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Role of adipocyte browning in prostate and breast tumor microenvironment

1 Department of Pediatrics, Taipei Tzu Chi Hospital, Buddhist Tzu Chi Medical Foundation, New Taipei, Taiwan
2 Department of Pediatrics, Taipei Tzu Chi Hospital, Buddhist Tzu Chi Medical Foundation, New Taipei; Institute of Biomedical Sciences, Academia Sinica, Taipei; Department of Pediatrics, School of Medicine, Tzu Chi University, Hualien, Taiwan

Date of Submission22-Mar-2022
Date of Decision06-Apr-2022
Date of Acceptance15-Apr-2022
Date of Web Publication27-Jun-2022

Correspondence Address:
Ching-Feng Cheng,
Department of Pediatrics, Taipei Tzu Chi Hospital, Buddhist Tzu Chi Medical Foundation, 289, Jianguo Road, Xindian District, New Taipei
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Source of Support: None, Conflict of Interest: None

DOI: 10.4103/tcmj.tcmj_62_22


Prostate cancer (PC) and breast cancer (BC) are the most common cancers in men and women, respectively, in developed countries. The increased incidence of PC and BC largely reflects an increase in the prevalence of obesity and metabolic syndrome. In pathological conditions involving the development and progression of PC and BC, adipose tissue plays an important role via paracrine and endocrine signaling. The increase in the amount of local adipose tissue, specifically periprostatic adipose tissue, may be a key contributor to the PC pathobiology. Similarly, breast adipose tissue secretion affects various aspects of BC by influencing tumor progression, angiogenesis, metastasis, and microenvironment. In this context, the role of white adipose tissue (WAT) has been extensively studied. However, the influence of browning of the WAT on the development and progression of PC and BC is unclear and has received less attention. In this review, we highlight that adipose tissue plays a vital role in the regulation of the tumor microenvironment in PC or BC and highlight the probable underlying mechanisms linking adipose tissue with PC or BC. We further discuss whether the browning of WAT could be a therapeutic strategy for the treatment of PC and BC.

Keywords: Adipocyte browning, Breast cancer, Prostate cancer, Tumor microenvironment

How to cite this URL:
Ku HC, Cheng CF. Role of adipocyte browning in prostate and breast tumor microenvironment. Tzu Chi Med J [Epub ahead of print] [cited 2022 Oct 6]. Available from: https://www.tcmjmed.com/preprintarticle.asp?id=348323

  Introduction Top

Prostate cancer (PC) is the most common type of cancer in men in developed countries [1]. There is growing evidence to demonstrate the association between obesity and carcinoma aggressiveness, poor treatment outcomes, and a higher risk of cancer-specific mortality for PC [2],[3],[4],[5]. Similarly, breast cancer (BC) is the most commonly diagnosed cancer and the main cause of cancer-related deaths in women worldwide. General and central obesity are risk factors for many chronic diseases [6],[7] and are often defined by the body mass index (BMI) or waist-to-hip ratio (WHR) [8]. Overweight and obesity are associated with an elevated risk of 13 types of cancers [9],[10]. The aim of this review was to explore the role of adipose tissue in the regulation of the tumor microenvironment in PC or BC by discussing the following: (1) the relationship between obesity and PC or BC, (2) possible physiological mechanisms linking obesity and the progression of PC or BC, and (3) white adipose tissue (WAT) browning as a potential therapeutic strategy for PC or BC via the improvement of tumor microenvironment.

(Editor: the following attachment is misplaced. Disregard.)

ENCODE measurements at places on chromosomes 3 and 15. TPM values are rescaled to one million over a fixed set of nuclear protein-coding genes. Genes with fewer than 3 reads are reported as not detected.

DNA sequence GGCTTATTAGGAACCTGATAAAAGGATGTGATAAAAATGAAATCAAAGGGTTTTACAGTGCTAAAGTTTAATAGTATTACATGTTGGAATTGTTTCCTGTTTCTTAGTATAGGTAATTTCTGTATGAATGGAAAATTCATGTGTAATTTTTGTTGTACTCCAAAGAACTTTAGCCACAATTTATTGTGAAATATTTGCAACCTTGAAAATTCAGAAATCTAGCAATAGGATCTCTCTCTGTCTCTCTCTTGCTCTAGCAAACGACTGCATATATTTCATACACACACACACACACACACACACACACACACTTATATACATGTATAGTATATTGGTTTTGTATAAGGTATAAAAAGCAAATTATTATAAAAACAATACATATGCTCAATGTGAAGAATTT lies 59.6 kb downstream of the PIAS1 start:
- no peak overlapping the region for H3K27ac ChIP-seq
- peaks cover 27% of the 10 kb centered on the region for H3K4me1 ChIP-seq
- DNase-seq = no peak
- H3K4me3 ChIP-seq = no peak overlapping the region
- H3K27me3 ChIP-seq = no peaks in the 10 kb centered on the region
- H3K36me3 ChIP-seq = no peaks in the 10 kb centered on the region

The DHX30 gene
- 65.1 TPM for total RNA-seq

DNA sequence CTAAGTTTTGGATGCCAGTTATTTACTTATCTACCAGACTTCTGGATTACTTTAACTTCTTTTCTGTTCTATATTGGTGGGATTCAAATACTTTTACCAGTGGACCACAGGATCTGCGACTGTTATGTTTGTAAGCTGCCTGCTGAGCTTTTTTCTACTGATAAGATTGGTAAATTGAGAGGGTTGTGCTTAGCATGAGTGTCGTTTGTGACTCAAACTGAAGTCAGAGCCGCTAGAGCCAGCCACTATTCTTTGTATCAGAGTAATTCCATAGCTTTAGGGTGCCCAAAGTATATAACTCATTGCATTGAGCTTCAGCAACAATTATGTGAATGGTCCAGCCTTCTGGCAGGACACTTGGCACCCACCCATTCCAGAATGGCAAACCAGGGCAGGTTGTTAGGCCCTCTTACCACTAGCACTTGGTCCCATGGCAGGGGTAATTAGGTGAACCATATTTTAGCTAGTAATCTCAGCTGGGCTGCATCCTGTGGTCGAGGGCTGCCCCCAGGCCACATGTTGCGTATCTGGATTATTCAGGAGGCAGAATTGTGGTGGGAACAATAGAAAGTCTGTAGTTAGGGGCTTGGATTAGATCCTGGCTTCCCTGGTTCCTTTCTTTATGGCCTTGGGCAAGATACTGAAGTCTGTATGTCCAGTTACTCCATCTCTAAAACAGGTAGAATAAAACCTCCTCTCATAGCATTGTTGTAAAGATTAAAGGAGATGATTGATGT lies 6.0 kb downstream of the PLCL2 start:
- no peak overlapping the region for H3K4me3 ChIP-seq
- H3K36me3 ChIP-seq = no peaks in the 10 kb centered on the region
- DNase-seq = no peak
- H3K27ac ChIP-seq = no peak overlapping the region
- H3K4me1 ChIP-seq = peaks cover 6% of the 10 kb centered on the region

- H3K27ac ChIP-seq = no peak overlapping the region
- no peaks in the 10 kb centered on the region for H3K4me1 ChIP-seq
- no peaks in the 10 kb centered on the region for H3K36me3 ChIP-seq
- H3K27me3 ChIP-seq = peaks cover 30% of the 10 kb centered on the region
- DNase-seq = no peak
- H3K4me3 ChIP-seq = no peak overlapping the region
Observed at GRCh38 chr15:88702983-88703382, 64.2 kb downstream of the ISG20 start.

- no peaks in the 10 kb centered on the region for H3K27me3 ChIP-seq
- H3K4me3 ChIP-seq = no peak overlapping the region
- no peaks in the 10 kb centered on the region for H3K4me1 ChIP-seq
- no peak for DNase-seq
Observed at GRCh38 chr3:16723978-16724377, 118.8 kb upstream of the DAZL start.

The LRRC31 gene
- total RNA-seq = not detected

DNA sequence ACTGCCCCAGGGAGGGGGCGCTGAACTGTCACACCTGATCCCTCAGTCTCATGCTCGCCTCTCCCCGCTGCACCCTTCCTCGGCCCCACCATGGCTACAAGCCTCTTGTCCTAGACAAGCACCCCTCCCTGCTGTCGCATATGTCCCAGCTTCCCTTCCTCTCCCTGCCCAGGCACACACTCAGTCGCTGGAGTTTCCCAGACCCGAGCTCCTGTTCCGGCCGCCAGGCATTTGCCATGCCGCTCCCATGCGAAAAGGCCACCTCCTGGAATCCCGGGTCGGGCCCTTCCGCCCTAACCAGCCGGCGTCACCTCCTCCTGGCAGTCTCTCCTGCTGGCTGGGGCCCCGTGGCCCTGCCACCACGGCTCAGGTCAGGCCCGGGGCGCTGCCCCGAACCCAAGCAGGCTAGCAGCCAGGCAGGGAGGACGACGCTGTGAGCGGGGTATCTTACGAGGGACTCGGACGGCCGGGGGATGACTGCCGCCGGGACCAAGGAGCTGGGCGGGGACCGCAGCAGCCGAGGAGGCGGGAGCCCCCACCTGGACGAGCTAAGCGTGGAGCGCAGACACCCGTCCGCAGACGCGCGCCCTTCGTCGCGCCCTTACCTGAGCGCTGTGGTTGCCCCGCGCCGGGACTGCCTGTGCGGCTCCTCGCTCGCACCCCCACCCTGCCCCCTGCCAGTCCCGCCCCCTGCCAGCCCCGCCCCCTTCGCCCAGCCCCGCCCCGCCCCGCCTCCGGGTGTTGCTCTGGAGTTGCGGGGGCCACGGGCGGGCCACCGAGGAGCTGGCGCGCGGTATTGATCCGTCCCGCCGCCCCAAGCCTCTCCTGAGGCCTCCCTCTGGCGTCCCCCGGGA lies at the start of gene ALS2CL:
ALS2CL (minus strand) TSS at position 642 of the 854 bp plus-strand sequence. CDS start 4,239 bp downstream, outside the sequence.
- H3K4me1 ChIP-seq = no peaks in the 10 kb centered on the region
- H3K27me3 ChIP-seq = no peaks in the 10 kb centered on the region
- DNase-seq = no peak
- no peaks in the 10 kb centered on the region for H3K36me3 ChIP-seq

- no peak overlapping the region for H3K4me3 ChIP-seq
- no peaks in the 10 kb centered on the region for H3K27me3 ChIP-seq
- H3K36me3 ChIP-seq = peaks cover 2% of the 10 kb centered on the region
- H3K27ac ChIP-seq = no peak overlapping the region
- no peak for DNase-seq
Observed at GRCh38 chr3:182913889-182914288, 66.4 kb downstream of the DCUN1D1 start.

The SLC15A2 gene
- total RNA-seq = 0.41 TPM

Obesity and prostate cancer Top

Numerous studies have been conducted to understand how PC progression is affected by the consequences of an obese environment, such as increased systemic inflammation, hyperinsulinemia, altered adipokine profiles, and upregulated lipid availability [11],[12]. Augmented synthesis and uptake of lipids are important hallmarks of PC and are modulated by androgen signaling (the key driver of PC pathogenesis) [13],[14]. In addition, increased local adipose tissue amounts, specifically peri-prostatic adipose tissue (PPAT), may be associated with a higher grade or aggressiveness of PC; obesity-modulated alteration to the size of this lipid depot may be a key contributor to PC pathobiology. Obesity is a condition of chronic inflammation that is characterized by enhanced secretion of inflammatory cytokine, including interleukin (IL)-6, monocyte chemoattractant protein-1, and tumor necrosis factor-α (TNF-α), by adipose tissues [15] [Table 1]. These inflammatory cytokines are associated with PC progression both in clinical and in vitro studies [16],[17],[18]. Particularly, IL-6 secreted by PPAT in patients with PC demonstrated a concentration 375 times greater than that in the matched patient serum and was found to be associated significantly with the disease pathological grade [19]. Moreover, PPAT inflammation, defined by the existence of crown-like structures (CLS), was found to be associated with larger adipocyte size, higher circulating levels of insulin and triglycerides, and highgrade PC [20]. Adipose tissues are endocrine organs that synthesize, secrete, and metabolize steroid hormones from circulating precursors. In addition, adipose tissues contain several androgens and androgen precursors, including testosterone, dihydrotestosterone, androstenedione, progesterone, and dehydroepiandrosterone [21], which, in the case of PPAT, supply a valid local extragonadal source of androgens that may reinforce PC growth and metastasis. PPAT also produces aromatase enzymes, which convert androgens to estrogens [22], and several studies suggest that estradiol is a modulator in PC pathogenesis and progression [23]. In addition, estrogen can activate both wild-type and mutated androgen receptors [24]. In summary, obesity is rather consistently associated with an increased risk of aggressive PC.